Thursday, October 09, 2014

Ad-Free Weekends!

I recently read that 95.3 WZLR-FM "the Eagle" in Dayton, OH has switched to ad-free weekend programming. This wasn't a stunt (supposedly) but a programming change.  They will stick with this plan "for the foreseeable future." The idea is that this would improve their TSL, and their ratings book in general. That'd lead to higher ad rates and therefore net gains. It could turn out to be a coup for COX, we shall have to wait and see. More here.

It's worth noting why this is such a selling point. I remember when Sirius Xm was ad-free. NPR is always ad-free and I often let the dial rest there. Spotify, Slacker and Pandora all offer ad-free services for a price. All of them have ads if you don't pay.  (Some even if you do) Yahoo's LaunchCast Debuted as an ad-free service in 2003... but eventually introduced ads. In 1998 Lucent Technologies and CD Radio talking a big game about their ad-free satellite radio service. It never happened. In short, ad-free programming is rare and ad-free services are an endangered species. 

But they noted that they were inspired by a change at 92.3 WBMP-FM  "Amp" a New York City area station.
They ran ad-free weekends over the summer months through Labor day. It boosted their ratings, in a very tough market. This claim got me wondering how far back do ad-free weekends,stunts and events go? I've certainly heard ad-free blocks on radio stations before.. but I have to confess I didn't take much notice of them. the presence of obnoxious ads is so ubiquitous that I don't think I paid enough attention to their absence.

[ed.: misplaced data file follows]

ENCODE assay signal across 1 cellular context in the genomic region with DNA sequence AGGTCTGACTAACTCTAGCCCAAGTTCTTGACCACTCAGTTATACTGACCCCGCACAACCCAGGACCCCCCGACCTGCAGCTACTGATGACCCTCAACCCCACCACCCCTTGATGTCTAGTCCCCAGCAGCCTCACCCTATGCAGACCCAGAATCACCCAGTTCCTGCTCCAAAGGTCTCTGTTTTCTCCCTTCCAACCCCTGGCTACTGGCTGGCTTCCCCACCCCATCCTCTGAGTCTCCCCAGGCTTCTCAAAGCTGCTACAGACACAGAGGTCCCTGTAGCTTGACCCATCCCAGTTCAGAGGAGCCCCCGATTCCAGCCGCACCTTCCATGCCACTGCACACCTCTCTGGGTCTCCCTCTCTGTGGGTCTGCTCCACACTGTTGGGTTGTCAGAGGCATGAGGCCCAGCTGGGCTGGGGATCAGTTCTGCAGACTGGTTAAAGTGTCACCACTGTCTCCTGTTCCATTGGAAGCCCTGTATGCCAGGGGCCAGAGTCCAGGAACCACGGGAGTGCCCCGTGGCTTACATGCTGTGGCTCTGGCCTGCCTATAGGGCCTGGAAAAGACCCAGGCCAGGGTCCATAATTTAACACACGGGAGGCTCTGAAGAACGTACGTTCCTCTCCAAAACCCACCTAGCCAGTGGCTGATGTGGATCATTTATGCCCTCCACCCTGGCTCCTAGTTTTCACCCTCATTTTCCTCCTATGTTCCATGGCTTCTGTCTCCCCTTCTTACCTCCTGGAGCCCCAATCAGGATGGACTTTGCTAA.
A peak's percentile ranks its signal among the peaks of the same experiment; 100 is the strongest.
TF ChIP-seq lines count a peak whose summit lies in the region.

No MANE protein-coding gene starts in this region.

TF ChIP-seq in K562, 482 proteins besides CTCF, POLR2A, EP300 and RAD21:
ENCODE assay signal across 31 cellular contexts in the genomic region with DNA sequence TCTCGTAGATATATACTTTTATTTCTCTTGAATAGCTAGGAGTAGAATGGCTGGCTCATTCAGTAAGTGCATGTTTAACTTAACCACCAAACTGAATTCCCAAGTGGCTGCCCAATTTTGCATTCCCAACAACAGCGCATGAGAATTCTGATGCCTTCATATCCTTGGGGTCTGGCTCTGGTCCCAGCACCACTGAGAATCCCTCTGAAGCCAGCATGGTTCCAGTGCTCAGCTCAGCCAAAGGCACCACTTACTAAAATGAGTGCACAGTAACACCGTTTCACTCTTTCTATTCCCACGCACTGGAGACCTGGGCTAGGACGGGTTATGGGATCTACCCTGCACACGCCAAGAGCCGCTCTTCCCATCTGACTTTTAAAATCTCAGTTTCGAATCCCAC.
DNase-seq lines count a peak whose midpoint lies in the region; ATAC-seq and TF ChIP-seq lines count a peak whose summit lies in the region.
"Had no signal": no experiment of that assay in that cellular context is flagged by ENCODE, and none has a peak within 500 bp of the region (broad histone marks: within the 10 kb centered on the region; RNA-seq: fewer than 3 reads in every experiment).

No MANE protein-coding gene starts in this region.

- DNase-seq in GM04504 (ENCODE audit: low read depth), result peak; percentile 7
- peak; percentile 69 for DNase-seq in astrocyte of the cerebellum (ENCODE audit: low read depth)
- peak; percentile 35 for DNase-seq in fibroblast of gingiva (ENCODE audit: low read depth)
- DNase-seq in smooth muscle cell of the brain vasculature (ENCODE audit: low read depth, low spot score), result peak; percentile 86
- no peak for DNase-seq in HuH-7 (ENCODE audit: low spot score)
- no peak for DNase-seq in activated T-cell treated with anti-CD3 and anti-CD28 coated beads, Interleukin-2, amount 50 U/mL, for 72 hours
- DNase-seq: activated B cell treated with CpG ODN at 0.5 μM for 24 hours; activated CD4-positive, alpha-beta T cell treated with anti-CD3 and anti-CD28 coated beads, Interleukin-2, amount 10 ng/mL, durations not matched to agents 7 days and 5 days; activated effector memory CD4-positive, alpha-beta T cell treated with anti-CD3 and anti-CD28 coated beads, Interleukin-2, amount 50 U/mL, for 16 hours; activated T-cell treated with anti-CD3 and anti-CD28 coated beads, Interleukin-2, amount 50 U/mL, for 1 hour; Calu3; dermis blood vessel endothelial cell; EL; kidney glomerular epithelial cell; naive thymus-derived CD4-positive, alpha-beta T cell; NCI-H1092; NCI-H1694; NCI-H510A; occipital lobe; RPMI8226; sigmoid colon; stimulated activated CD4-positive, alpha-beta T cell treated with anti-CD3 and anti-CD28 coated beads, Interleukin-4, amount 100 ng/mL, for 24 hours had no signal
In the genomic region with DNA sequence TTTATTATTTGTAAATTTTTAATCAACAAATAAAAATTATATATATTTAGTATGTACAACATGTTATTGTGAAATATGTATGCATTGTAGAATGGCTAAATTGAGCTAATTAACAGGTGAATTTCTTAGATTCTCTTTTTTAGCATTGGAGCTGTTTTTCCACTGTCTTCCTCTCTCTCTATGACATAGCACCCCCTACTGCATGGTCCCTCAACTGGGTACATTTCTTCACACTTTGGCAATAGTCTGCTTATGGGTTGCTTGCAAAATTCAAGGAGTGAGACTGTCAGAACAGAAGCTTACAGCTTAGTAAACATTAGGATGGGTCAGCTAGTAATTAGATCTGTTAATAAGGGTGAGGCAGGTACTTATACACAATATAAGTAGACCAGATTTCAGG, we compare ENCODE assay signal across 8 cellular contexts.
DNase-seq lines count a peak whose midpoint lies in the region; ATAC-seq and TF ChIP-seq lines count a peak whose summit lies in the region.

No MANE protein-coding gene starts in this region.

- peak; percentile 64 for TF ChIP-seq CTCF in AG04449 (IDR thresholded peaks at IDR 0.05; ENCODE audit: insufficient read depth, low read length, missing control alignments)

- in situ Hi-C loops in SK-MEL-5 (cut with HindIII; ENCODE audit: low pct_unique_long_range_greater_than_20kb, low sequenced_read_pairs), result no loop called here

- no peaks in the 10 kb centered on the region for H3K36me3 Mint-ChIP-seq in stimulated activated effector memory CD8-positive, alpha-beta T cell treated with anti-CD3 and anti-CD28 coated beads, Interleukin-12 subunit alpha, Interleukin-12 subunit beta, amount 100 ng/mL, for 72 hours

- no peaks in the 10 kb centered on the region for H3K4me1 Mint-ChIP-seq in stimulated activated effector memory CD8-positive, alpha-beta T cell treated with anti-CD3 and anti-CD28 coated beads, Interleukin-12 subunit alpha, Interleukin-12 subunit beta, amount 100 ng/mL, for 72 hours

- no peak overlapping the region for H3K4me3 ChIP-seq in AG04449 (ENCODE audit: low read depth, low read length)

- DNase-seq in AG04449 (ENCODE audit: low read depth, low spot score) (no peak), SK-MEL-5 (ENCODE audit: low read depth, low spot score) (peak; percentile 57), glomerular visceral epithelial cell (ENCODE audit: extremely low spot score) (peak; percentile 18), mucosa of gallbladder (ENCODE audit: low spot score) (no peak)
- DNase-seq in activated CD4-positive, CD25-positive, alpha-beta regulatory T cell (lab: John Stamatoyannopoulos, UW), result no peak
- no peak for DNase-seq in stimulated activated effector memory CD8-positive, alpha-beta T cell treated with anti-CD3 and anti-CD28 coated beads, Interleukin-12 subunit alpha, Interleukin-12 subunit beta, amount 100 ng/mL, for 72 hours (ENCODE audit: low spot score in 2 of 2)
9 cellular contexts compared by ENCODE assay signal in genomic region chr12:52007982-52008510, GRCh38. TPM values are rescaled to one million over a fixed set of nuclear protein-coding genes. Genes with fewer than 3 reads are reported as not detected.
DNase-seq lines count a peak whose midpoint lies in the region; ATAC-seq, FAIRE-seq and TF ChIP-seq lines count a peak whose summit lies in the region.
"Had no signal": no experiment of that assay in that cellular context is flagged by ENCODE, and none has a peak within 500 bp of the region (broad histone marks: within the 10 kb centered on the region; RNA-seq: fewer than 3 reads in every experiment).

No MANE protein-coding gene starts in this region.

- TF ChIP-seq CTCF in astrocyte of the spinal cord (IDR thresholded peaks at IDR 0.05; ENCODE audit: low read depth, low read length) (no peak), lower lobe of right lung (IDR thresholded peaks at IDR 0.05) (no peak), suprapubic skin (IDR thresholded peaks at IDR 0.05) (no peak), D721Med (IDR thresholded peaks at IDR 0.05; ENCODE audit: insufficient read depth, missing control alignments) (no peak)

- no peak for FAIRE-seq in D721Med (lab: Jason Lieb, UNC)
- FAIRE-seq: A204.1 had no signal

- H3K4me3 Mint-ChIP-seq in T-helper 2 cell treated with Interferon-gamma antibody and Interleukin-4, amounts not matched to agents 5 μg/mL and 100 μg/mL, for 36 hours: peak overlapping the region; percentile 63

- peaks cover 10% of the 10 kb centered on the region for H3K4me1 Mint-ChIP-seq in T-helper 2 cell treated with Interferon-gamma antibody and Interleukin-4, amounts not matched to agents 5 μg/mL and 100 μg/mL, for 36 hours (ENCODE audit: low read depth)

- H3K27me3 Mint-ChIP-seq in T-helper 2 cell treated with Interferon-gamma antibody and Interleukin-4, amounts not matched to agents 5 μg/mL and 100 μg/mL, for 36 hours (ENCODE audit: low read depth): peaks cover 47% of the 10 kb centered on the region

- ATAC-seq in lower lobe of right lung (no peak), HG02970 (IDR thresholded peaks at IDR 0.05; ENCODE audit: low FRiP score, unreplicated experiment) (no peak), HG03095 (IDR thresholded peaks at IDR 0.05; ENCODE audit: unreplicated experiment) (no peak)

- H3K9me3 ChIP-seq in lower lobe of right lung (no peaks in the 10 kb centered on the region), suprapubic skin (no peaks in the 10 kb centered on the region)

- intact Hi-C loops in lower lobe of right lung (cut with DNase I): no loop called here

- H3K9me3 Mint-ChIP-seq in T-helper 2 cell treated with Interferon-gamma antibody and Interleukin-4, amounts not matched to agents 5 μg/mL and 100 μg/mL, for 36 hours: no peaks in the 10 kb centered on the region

You may remember in the 4th season of WRKP, which aired in 1982, the fictional station went ad-free and became ranked as the 6th station in Cincinnati. But real ad-free radio programming is harder to pull off.  But back in 1988 when Channel 63 in Los Angeles flipped calls from KTIE-TV to KBEH-TV they introduced ad-free weekends. In 1980 WCBN-FM went ad-free when they received the news that John Lennon has been murdered. They did it again in 1985 as a stunt "Commercial-Free for a Free South Africa." But that was not the first either. When 105.5 WWWM-FM  flipped formats to Free Form FM as 'M-105" in March of 1975 they did an ad-free weekend. That is one of the earliest references I can find.

But If you go back to the origins of radio Lee deForrest and David Sarnoff both envisioned a radio band free from advertisements. He mourned the presence of ads on WEAF and even then in the early 1920s was reminiscing about the unstructured broadcasts of a decade earlier because they were commercial-free.